The "1-Minute" Review
- Low contrast 1080p LCD panel
- Poor low-light photos
- Huge bezels
Sony has struggled to maintain a foothold in the smartphone market. But the Xperia XZ1 proves they haven’t given up.
While the XZ1 has a dated look, some might like the boxy design and larger bezels. It’s a matter of personal preference. Still, when compared to similar flagship phones like the Samsung Galaxy Note 8 or iPhone X, it looks a bit behind in terms of styling.
Similar in design to the original, Sony has made some subtle changes for the XZ1. It’s thinner measuring in at 0.3 inches. It also sports an aluminum unibody. This brings more durability and an IP68 water-resistance rating.
Sony has called this new styling the infinite loop design. Despite rounds out the sides a bit compared to earlier models, reviewers noticed a slight jab from its edges when carrying it in their pants pocket.
If you’re looking for the sharpest screen, look elsewhere. The 5.2inch, 1080p LCD panel falls short when compared to phones like the Pixel 2 or Galaxy Note 8. It doesn’t provide the dark blacks or contrast ratio of OLEDs.
Still, the screen is good enough for most people. It has excellent color accuracy, good legibility in bright lighting, and great viewing angles. Still, as Tom’s Guide notes, “... the XZ1’s screen still feels like the best of old technology, rather than where the industry is headed.”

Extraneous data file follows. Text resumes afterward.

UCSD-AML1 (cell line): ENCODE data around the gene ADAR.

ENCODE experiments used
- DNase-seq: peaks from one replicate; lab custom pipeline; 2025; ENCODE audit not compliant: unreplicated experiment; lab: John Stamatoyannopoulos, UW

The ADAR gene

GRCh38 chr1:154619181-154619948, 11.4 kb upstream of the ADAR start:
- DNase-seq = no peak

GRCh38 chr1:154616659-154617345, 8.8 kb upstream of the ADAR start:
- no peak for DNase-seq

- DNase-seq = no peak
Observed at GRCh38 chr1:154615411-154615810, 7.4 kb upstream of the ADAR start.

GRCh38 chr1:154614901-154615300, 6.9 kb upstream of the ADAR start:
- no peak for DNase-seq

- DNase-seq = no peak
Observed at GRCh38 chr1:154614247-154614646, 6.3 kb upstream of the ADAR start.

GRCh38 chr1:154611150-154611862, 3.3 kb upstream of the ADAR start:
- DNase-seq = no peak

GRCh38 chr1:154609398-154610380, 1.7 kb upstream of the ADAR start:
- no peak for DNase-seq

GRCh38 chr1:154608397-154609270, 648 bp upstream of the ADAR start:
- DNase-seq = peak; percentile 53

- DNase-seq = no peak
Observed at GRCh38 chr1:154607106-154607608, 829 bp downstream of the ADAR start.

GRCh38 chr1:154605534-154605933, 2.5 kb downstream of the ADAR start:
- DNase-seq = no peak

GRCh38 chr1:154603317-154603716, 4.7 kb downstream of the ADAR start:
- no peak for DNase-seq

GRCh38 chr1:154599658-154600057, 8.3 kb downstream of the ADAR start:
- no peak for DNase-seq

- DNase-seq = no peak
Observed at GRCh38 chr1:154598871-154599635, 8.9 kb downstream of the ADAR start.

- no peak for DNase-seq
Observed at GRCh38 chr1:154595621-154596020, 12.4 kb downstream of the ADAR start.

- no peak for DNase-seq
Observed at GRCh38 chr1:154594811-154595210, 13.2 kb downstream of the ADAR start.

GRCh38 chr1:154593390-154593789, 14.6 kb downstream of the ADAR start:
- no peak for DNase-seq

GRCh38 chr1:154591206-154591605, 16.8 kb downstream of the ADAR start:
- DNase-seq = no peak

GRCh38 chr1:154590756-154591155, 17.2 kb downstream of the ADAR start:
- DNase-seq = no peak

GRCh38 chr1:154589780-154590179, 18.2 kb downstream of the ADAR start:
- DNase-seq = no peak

While the screen and design might seem so 2016, performance is top-notch. It comes equipped with an octa-core processor and 4GB of RAM. Real-life testing shows it’s very fast. Critics were pleased with how quickly apps launched and had no issues with lag or stutters even when multitasking or playing graphically demanding games.
A 2,700mAh battery might not seem like a lot, but reviewers could get a full day’s worth of use out of a single charge -- even with heavy usage. For more moderate use, they could get a day and a half.
Despite their innovation in the mirrorless camera world, the camera on the XZ1 didn’t particularly impress experts. Sony skipped out on the dual lens craze in favor of having a 19MP rear sensor with 5-axis image stabilization.
On paper, this sounds amazing. In practice, it produced solid results but didn’t wow reviewers. In good lighting situations, the camera captured detailed pictures with accurate colors. However, in low light, they could not produce many usable photos despite the image stabilization.
Some also had issues the finicky standard focus shifting focus between various objects. To combat this, Sony included a feature called “predictive phase detection autofocus”, which keeps focus on a moving object and takes bursts of pictures.
Overall, reviewers enjoyed the XZ1, but have a hard time recommending it. Android Authority states, “Sony hasn’t done enough to make the Xperia XZ1 stand out from the pack… there’s simply better options that offer better values at an equal or lesser cost.” TechRadar adds, “The Sony Xperia XZ1 has a good camera, display, power and software… but apart from the odd flash here and there it doesn’t do anything to really stand out…”
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